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Video Transcript: What is Mediation?

Narrator: It’s well known that parents and educators sometimes disagree about how to help students with disabilities do well in school. What is not well known is that there is a quick and inexpensive way to resolve these disagreements: Mediation.

In mediation, those involved in a special education disagreement sit down with a neutral mediator and create their own solutions. This may sound a little different at first. Parents and educators may say, “If I disagree with them, why would I sit down to talk about it?” Since they haven’t been able to reach a decision, they may believe their dispute should be decided by someone else – a hearing officer, a complaint investigator, perhaps even a judge.

When they are In the middle of a disagreement, however, parents and educators may forget an important fact: They are part of a team – the Individualized Education Program Team – that works on behalf of a student with a disability. The team is part of a long-term collaborative relationship designed to help the student succeed in school and beyond.

They may also forget to ask each other some important questions that can help resolve their issues, such as:

  • What does the student need now?
  • What school and parent needs must be met to support the student?
  • What options exist to meet those needs?
  • What information do we need to select the appropriate option?
  • What resources are available to support this option?
  • How do we make sure our solution is implemented?

Mediators create a conversation in which these questions can be explored. Parents and educators may reveal misunderstandings or misperceptions about the student or each other that can be corrected. They may discover common ground they never knew existed. Most important, they may trigger ideas for fostering student achievement. 

The mediation session underway here, for example, involves Jill, who is a 6th grade student with a learning disability. Mary, her mother, is participating with Jill’s special education teacher, Linda, the school’s computer room aide, John, and the school’s principal, Christine. Bill is the mediator. Let’s listen.

Bill: Thank you for agreeing to try mediation to resolve this matter. We’re here to see if an appropriate solution can be developed for Jill. I will ask you questions about how you see the issues, what you feel we should discuss, and what ideas you might have for resolving the issues. To foster a productive conversation I suggest we agree to some ground rules. We’ll speak one at a time without interruptions and keep our cell phones silent. If you have an idea or a comment, please jot it down on the pad so you remember to raise it at the right time. Let’s also reserve judgment on what we hear until all the possibilities that you can think of for Jill are on the table. Then we’ll see what we have to work with. Can everyone agree with that or are there other suggestions?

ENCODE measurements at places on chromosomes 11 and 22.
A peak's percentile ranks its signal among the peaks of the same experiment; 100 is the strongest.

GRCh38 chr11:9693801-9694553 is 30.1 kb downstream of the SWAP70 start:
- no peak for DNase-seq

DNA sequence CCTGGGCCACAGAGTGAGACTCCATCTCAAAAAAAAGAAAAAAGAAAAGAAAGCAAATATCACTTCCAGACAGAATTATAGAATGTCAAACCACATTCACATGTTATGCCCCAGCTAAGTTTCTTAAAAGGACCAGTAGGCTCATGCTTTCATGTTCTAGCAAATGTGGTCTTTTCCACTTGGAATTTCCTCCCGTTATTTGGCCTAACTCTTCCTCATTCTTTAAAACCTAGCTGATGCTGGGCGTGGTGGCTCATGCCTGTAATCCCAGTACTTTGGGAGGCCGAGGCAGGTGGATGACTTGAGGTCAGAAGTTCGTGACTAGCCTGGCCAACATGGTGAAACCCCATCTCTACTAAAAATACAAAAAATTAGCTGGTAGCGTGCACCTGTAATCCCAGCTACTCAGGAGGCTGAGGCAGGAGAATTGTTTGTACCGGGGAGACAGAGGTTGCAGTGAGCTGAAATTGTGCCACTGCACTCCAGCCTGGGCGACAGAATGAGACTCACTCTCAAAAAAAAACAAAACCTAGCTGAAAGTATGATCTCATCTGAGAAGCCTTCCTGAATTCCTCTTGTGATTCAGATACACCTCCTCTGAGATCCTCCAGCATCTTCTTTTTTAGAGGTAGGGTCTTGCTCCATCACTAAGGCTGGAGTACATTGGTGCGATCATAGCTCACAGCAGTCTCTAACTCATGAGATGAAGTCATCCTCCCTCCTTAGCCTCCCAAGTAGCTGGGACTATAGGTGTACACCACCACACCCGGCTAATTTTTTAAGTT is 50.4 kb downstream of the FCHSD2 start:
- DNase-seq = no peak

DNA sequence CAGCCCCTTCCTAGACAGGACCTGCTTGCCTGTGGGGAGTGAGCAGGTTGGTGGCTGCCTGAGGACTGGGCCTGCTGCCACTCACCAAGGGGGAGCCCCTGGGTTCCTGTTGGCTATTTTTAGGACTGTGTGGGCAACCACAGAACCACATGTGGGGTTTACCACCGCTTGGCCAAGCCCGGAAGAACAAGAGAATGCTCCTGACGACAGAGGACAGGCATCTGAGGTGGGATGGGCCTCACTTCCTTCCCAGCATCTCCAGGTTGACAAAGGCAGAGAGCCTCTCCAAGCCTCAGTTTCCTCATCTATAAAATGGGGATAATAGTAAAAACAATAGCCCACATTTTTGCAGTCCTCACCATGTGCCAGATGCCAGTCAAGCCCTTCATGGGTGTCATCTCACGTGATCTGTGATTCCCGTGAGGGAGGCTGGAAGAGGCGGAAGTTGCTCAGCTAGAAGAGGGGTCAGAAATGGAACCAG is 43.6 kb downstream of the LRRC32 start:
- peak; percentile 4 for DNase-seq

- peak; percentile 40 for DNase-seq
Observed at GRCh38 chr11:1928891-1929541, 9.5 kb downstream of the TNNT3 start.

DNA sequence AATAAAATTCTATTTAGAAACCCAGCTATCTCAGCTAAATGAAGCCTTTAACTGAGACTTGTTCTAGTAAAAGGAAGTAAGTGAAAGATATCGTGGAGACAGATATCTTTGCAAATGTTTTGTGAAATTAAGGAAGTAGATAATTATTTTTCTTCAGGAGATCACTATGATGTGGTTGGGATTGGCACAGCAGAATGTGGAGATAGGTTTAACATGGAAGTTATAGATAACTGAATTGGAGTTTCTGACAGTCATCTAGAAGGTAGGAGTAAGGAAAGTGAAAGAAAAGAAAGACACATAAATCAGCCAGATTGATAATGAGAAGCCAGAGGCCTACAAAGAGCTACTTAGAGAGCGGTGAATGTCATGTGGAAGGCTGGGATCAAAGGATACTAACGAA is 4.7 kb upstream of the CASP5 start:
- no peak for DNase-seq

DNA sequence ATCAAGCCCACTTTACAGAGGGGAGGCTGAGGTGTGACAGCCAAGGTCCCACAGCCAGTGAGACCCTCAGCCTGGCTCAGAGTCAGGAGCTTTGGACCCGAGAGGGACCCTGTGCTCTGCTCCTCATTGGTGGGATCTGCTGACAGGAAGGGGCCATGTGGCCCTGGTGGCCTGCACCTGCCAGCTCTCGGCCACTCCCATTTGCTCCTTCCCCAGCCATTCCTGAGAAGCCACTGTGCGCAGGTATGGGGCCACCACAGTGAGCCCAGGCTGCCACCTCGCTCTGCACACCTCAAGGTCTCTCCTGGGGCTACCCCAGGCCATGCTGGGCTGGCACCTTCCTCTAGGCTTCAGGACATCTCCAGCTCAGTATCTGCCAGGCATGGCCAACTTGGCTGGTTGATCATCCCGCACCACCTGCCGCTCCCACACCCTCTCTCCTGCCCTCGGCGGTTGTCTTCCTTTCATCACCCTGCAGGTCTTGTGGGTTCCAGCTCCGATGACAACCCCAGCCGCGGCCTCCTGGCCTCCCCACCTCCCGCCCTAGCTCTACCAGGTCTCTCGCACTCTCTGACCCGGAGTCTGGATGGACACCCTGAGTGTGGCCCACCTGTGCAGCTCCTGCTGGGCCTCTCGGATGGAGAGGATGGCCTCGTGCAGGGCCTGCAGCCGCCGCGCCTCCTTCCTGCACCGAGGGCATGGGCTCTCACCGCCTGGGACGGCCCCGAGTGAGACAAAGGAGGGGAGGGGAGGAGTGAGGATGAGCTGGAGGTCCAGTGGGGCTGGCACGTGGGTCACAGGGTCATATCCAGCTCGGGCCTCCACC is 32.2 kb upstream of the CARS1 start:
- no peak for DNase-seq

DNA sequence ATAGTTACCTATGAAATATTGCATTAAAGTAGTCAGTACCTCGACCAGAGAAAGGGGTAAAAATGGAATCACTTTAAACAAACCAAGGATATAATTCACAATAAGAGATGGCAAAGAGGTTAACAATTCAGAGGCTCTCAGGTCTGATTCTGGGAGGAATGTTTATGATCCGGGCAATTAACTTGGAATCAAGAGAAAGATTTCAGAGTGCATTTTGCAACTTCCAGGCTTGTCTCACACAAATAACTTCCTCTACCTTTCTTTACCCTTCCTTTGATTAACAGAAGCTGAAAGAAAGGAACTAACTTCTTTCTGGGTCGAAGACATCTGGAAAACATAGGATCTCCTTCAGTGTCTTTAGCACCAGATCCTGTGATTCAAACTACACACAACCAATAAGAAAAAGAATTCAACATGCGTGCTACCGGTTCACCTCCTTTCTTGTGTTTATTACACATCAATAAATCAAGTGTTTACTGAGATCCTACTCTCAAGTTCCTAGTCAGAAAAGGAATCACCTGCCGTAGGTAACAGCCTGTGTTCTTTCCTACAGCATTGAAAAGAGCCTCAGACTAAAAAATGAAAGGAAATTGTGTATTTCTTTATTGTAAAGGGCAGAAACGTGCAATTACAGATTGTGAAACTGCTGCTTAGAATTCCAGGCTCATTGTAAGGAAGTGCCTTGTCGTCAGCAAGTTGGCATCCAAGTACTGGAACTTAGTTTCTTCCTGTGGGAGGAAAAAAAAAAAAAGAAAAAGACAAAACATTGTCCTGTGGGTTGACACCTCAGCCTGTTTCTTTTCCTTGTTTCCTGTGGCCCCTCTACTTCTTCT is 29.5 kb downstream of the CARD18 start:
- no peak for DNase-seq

Participants: (Nods all around.)

Narrator: Please remember that while I can help you have a balanced and thorough discussion, I have no authority make any decisions for you. Decisions regarding Jill’s program are entirely up to you. Also keep in mind that you are not required to reach an agreement and there is no penalty for not reaching one. There are other dispute resolution mechanisms available to you. Does anyone have any questions or comments about the process? If not, Mary, why don’t we start with you?

Mary: In most ways Jill is like all 6th grade girls. She is silly and loves to be with her friends. But she has a reading disability and as the classes get harder, she is falling further behind. It takes her more time than other students to understand what she’s reading and get through her assignments. She’s not able to take full advantage of the computers like other kids who can work faster. I believe she should get more time on the computers to finish her assignments and I think it’s the school’s responsibility to make that happen.

Bill: Thank you, Mary. What’s your perspective, Linda?

Linda: Jill does receive time on the computers along with all the other students.

Christine: Our computer capacity is limited, though, and we have to make sure we serve all the students. We all want to keep Jill in her classes, though.

Narrator: Mary and Christine have stated their basic positions. Mary believes Jill should have more computer time. Christine believes there is none available. Bill probes a little deeper to learn why they have taken these positions.

Bill: Mary, can you tell us how you think extra computer time will help Jill?

Mary: I’m hoping it will keep her from falling behind or from getting lower grades. When she comes home she sometimes says her friends in class are ahead of her.  She also feels she sometimes has to rush her work.

Bill: I see. And Christine –

Christine:  Additional computer time may help Jill. But we’re kind of at gridlock with the machines. Demand is high and we have to make sure all students have a chance to use them.

Narrator: Bill is encouraging Mary and Christine to talk about the interests or needs behind their positions. Mary is searching for a way to help Jill maintain her grades and keep up with her class. Christine, while concerned about Jill, sees computer time as a measure of how well the school is serving all students.  With a better understanding of their concerns, Bill shifts the focus of the discussion to Jill.